This way of seeing has been ingrained in us for so long that we wonder what it is for, what birds, bugs, clouds and stars are for. For example, wood is not just a wood resource, and we need to stop using reductive management and utilitarian terms in order to find ethics in our relationship with nature. Naming things is the first step towards their alienation and unfair exploitation. Arne Naess suggests “the expansion of individual anxiety, the need to break free from the social constraints that drive self-reflection and action. Today, a pragmatic approach to environmental problems requires convincing or touching people before discussing the behavior of social groups. Heavily influenced by Heidegger, Gandhi, and Rachel Carson, Naess coined the term “self-awareness” to mean that nature is not at odds with us. For him, environmental activism means more than wanting to avoid disasters: it means asking, deep within ourselves, for the richness and diversity of life, and why to want, see and love the beauty of the world.
In 1963, the Bronx Zoo in New York had a special cage among the great apes. It was empty, but on the back was a mirror and “You are looking at the most dangerous animal in the world.” It is the only animal in existence that is capable of completely destroying other animal species and has the power to destroy all life on earth. »
For the first time in human history, our way of life is judged based on scientific observations rather than political or religious ideologies. Thus, it may be that ecology causes the first planetary paradigm shift, creates science, or should create a universal consensus. Ecology is primarily a science that can be explained by the contributions of other sciences such as physics, biology, chemistry, mathematics and geology. Moreover, through the learning methods that underlie this new science, it is the first to be compatible with disciplines in a diverse register of human sciences such as philosophy, psychology, geography, sociology, and economics. It is ultimately about a global view based on the scientific method, which can be transformed into a new way of thinking about the world and which includes all of humanity.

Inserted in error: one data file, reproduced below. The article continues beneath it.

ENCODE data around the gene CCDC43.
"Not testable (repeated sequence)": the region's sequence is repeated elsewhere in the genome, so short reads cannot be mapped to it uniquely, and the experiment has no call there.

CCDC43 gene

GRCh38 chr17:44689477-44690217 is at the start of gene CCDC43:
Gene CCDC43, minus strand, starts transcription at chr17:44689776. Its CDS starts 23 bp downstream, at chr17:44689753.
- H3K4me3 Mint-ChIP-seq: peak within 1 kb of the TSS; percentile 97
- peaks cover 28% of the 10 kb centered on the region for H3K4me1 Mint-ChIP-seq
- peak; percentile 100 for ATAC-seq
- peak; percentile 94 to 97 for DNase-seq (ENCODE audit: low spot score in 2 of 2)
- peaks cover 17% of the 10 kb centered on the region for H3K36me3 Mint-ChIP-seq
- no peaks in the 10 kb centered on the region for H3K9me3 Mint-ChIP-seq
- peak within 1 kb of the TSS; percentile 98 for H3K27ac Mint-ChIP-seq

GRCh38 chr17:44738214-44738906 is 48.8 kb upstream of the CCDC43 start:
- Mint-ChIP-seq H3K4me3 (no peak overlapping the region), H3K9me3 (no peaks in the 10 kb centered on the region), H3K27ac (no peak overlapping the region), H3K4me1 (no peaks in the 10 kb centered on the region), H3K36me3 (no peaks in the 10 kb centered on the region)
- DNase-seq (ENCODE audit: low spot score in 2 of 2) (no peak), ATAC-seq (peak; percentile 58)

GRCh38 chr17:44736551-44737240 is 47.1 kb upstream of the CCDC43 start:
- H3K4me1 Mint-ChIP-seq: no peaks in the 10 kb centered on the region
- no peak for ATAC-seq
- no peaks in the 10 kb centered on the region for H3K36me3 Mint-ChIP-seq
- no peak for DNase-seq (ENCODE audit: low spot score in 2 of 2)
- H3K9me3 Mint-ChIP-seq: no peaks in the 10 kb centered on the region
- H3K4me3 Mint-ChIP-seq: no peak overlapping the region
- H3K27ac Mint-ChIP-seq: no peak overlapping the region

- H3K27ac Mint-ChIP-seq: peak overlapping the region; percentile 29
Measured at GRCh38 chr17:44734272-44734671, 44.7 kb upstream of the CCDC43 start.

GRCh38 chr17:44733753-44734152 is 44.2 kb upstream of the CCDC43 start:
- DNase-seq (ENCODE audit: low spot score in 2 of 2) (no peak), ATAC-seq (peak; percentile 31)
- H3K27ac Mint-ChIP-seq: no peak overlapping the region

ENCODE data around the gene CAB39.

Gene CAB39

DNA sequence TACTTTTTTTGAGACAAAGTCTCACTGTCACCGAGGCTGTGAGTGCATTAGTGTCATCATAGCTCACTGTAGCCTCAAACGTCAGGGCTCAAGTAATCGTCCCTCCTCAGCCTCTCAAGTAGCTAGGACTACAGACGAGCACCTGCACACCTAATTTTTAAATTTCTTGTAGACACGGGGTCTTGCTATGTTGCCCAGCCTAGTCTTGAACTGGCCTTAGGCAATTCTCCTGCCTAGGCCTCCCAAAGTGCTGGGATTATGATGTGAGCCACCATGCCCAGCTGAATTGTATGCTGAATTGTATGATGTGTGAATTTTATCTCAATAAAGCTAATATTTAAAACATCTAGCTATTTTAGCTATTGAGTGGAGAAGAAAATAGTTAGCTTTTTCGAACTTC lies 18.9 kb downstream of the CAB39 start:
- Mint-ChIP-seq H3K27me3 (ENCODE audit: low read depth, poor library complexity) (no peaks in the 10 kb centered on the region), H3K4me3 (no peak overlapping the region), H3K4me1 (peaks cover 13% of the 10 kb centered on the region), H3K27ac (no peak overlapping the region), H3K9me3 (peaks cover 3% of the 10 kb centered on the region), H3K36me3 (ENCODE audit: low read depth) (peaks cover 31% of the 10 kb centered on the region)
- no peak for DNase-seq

Therefore, despite the market’s claims to adapt to it and its commands to “save the planet, one small gesture at a time,” the future may or may not be ecological. We need to take a critical look at the green paint we apply to things as an incentive, freed from the guilt we will have, and finally consume as much as before. If small gestures matter, redefining our lifestyles in terms of the real costs to ecosystems and societies should be at the top of the list.
Thinking within nature
Recently, our planet has shown us its limits for transgression. Our response must go beyond ideological, political and religious dogma: we must rally behind this ecological imperative and strive to live in symbiosis with the planet we live on. If we continue the way we live in this world, we will continue to get bogged down in the quagmire we have created before us. And this is not even a metaphor anymore.
Arne Naess saw these problems as “symptoms of our culture’s lack of a fundamental stance on the vital importance of the natural world to human achievement.” In contrast to strictly quantitative methods and language, the ecosophic approach is to treat the ecological problem as a crisis of sensibility, an impoverished view of the world. This view “will contribute to the strengthening of a deep ecological mindset in terms of Gestalt, humanity’s place in nature.”
But we find it increasingly difficult to think of ourselves within nature; we are far from it. A form of ultra-humanism led to a nature/culture division in the minds of people, such as body/soul. The result is an impoverishment of our world view and dependence on increasingly attractive and addictive objects, the belief that this way of life is the absolute progress for existence.
Our wonder and faith in nature has withered in a culture obsessed with consumerism, artificiality, and entertainment. Therefore, before we want to change the world, we must first change our worldview. Looking at the beauty of nature, this personal power, wanting to see its beauty would stop us from loving it, protecting it, and destroying it.